The April 9 Presidential Election in Peru
Carlos Basombrío, Capital Humano y Social, S.A., and Peru 21 and Professor Julio Carrión, University of Delaware
On April 9, 2006, Peru held its second democratic election since former President Alberto Fujimori fled the country in 2000 amidst a burgeoning corruption scandal. Fujimori's attempt to return to Peru, coupled with public opinion polls showing retired military officer Ollanta Humala ahead of center-right candidate Lourdes Flores and former President Alan García, made these elections a pivotal event in the changing political landscape of the Andean region and of Latin America as a whole.
Carlos Basombrío of Capital Humano y Social, S.A. situated the Peruvian presidential election within three broad contexts. First, he said, the nation's economy had grown over the last five years, largely driven by an increase in exports and commodity prices. However, growth has had little impact on poverty reduction, and had even accentuated the gap between those regions experiencing growth and those that had not. Second, distrust in politicians and in the institutions of democracy is deeply engrained among the electorate, leading voters to look for a political outsider running against the system. Finally, following the incomplete military defeat of Sendero Luminoso in the early 1990s, there was no serious effort to address the consequences of the war or its socio-economic roots. Today's political parties jockeyed to lay claim to the votes of those who had supported former president Alberto Fujimori, jailed in Chile in an attempt to return to Peru. Thus, rather than repudiate fujimorismo and the corruption and authoritarianism it had represented, candidates were vying for the fujimorista vote.
Basombrío indicated that there was almost a perfect correlation between the regions and social sectors that had supported Fujimori and those now backing Ollanta Humala. Humala, who was relatively unknown only six months ago, is a retired lieutenant colonel who comes from a long line of military officers. Over time, his family developed an ideology known as etnocacerismo, an ethno-nationalist movement which embraces Incan heritage and is named after the 19th century Peruvian president and war hero Andrés Avelino Cáceres, who led the resistance against Chilean occupation. Basombrío described the movement as resonating with a combination of xenophobia, racial superiority, militarism, ultra-nationalism, violence, and utterly archaic economic planning (including, for example, a proposal to do away with money). Since late 2005, Humala has made efforts to distance himself from the more controversial positions of other family members (including a proposal to kill homosexuals), espousing a version of Etnocacerismo "light." Basombrío also noted that Humala has been credibly accused of carrying out torture, murder, and disappearances during military operations against the Shining Path.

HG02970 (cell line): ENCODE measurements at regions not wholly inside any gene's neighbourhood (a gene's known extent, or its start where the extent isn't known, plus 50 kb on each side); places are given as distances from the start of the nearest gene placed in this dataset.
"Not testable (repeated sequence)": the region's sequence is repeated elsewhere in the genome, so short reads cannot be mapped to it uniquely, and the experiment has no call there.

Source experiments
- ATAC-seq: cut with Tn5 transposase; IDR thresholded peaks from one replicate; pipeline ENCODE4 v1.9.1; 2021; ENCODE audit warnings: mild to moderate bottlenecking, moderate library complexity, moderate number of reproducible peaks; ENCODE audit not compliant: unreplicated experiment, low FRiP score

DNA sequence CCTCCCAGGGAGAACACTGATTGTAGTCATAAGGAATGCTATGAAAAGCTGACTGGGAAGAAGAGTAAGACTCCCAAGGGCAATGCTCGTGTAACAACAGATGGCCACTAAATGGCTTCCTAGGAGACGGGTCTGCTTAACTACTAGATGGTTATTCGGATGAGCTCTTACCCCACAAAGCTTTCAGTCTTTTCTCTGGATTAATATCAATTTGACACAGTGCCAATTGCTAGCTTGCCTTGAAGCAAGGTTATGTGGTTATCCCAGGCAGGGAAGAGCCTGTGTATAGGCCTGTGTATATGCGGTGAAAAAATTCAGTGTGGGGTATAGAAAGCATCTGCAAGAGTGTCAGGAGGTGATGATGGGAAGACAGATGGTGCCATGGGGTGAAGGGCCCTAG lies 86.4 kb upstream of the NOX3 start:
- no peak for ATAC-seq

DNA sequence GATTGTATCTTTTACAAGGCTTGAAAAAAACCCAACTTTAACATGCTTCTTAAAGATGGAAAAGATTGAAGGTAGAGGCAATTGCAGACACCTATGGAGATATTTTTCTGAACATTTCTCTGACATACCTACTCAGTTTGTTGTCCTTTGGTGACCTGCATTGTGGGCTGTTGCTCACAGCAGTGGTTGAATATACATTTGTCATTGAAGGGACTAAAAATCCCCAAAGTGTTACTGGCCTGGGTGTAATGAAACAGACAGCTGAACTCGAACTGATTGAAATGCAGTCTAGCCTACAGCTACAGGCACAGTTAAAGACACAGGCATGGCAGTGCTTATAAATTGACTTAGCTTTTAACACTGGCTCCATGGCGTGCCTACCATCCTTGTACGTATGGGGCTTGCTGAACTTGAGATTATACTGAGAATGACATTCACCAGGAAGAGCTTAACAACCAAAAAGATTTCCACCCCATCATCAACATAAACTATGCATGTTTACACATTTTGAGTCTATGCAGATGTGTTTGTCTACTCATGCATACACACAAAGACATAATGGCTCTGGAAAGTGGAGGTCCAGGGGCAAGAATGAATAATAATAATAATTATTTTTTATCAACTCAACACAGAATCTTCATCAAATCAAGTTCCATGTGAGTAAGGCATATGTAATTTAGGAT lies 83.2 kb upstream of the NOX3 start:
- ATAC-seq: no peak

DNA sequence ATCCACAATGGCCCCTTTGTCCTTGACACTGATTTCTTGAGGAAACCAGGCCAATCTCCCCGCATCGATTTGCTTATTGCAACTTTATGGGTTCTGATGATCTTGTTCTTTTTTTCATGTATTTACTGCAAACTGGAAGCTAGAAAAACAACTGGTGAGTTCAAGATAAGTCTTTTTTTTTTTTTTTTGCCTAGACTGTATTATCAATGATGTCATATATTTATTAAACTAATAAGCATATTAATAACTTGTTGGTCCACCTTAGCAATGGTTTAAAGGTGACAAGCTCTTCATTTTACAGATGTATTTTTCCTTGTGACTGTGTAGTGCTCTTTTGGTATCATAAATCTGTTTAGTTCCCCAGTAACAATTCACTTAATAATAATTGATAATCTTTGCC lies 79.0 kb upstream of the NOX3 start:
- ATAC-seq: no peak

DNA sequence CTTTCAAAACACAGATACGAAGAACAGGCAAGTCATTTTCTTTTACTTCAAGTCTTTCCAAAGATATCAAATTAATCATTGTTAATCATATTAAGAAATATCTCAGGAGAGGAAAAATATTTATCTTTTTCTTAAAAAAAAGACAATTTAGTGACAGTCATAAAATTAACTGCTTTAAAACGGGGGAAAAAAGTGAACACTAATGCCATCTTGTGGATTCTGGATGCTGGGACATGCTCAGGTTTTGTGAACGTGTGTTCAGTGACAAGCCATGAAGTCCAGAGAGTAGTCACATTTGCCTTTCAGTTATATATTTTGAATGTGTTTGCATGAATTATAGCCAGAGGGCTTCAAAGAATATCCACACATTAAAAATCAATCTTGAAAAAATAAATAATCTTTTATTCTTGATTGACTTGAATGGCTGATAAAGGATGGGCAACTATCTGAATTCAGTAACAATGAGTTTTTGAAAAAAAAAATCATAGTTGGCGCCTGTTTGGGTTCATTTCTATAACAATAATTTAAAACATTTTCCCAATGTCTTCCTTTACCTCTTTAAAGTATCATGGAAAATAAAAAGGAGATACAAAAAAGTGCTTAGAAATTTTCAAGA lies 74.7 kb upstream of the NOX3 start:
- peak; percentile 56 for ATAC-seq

In the days immediately prior to the elections, Humala led in the polls, with center-right candidate Lourdes Flores and former president Alan García battling for second place. A run-off is inevitable and Basombrío emphasized that Peru's future remains uncertain, even if Humala is finally defeated, due to political unrest and structural problems. Basombrío asserted that the new administration must concentrate its efforts on reducing poverty, reforming the political system, and ending violence by Sendero Luminoso.
According to Julio Carrión, professor of political science at the University of Delaware, Peru's campaign for the presidency has not been a national race, but rather a collection of regional races revealing deep cleavages based on wealth and race. While Flores is leading in Lima, where 38 percent of the electorate resides, Humala was polling moderately well in the capital and also led the polls in virtually all of Peru's rural areas. Carrión underscored the volatility of public opinion as measured in major polls, noting that in April 2005 Ollanta enjoyed only 5 percent support. Support for Flores, originally the front-runner, had declined while support for former president García had slowly risen. According to Carrión, polling data also revealed clear polarization along class lines, with the middle class constituting a large portion of swing voters. He pointed to a correlation between the waning popularity of former interim president Valentín Paniagua and the rise in support for Humala, who also benefited from Flores' waning numbers.
Carrión emphasized that questions of motivation constituted a major difference between supporters of Flores and García and those of Humala. Voters overwhelmingly preferred the actual proposals made by Flores or García, but Humala had double the support of the other two when it came to questions about the candidate's vision for Peru. Voters connect with Humala at a symbolic level, Carrión concluded, something related to his role as outsider.
The April 9, 2006, election resulted in a run-off between Ollanta Humala and second-place winner Alan García. The run-off was scheduled for May 28, 2006.